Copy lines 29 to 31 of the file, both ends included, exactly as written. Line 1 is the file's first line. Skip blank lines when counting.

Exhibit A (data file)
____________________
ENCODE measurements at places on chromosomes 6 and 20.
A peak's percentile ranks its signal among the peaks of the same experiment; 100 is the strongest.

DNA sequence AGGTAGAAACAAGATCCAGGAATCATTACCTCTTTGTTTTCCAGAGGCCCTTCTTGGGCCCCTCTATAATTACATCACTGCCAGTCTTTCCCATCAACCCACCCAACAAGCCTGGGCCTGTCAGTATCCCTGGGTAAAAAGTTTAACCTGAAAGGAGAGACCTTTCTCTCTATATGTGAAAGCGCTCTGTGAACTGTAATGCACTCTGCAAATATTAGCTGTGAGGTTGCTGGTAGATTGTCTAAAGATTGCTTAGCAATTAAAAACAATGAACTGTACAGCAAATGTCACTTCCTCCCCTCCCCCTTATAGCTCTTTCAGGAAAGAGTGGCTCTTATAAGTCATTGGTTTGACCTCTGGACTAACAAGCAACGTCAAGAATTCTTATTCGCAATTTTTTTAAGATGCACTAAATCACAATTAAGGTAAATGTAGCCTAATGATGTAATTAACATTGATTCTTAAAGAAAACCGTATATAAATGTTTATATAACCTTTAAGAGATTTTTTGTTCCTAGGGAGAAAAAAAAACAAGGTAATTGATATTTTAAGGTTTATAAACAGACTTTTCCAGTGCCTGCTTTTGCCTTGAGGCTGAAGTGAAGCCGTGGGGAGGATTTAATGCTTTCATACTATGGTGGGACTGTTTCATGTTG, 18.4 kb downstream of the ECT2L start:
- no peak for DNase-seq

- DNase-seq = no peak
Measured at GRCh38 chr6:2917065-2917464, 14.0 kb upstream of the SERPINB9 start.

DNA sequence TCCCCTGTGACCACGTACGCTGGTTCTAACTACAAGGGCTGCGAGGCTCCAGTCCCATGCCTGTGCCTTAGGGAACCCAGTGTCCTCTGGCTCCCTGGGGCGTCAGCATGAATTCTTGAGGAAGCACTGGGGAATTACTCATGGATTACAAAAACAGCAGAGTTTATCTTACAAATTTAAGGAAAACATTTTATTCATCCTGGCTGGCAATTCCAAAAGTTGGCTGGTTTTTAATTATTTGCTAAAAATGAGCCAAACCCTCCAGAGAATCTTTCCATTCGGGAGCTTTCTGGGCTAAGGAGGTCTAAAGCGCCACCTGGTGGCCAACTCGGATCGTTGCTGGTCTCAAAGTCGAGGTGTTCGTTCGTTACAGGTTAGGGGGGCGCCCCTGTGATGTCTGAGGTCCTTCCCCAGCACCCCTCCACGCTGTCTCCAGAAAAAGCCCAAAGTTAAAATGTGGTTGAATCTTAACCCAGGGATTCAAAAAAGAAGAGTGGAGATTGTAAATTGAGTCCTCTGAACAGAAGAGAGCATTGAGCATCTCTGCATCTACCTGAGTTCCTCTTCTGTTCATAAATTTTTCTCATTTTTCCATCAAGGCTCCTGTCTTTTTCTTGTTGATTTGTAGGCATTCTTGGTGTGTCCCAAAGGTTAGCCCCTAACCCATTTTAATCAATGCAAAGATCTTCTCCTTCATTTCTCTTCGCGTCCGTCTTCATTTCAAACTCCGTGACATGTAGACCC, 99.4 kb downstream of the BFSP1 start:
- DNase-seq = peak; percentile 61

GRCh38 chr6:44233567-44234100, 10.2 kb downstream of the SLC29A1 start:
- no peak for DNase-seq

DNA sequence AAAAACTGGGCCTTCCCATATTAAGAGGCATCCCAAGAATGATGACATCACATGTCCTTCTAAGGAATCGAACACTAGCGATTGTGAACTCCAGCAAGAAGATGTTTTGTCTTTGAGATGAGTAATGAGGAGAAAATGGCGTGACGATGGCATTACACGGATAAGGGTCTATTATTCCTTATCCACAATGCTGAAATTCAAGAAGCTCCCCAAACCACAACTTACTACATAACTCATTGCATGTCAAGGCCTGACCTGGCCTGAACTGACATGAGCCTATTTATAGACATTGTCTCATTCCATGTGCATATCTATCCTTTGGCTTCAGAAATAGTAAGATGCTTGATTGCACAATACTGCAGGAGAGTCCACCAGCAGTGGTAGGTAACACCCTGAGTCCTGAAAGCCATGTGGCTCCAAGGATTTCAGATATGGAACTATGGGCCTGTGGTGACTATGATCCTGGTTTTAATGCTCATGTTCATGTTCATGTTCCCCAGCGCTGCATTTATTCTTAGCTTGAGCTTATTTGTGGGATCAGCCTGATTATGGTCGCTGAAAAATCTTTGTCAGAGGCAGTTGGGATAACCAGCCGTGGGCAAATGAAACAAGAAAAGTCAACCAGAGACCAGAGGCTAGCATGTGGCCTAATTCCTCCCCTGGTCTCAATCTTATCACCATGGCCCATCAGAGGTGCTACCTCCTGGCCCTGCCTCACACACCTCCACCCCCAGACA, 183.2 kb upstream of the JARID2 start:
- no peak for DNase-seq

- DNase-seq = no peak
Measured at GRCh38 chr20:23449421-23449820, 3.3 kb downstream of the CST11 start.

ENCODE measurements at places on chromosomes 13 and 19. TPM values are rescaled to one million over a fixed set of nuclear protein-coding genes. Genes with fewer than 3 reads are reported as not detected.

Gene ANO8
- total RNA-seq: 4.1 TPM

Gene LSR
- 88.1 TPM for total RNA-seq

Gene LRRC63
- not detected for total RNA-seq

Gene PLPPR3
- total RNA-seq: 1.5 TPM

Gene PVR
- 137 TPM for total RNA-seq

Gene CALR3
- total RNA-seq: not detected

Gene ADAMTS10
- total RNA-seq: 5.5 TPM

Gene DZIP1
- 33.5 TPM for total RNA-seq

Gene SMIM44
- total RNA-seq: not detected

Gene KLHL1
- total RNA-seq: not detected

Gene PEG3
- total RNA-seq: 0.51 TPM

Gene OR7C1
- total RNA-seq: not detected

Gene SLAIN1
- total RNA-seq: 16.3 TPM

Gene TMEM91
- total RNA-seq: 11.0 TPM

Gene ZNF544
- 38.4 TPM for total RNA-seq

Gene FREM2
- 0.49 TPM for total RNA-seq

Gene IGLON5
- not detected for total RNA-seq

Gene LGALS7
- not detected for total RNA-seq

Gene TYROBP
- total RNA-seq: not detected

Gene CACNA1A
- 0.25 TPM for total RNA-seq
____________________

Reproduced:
- total RNA-seq: 5.5 TPM

Gene DZIP1
- 33.5 TPM for total RNA-seq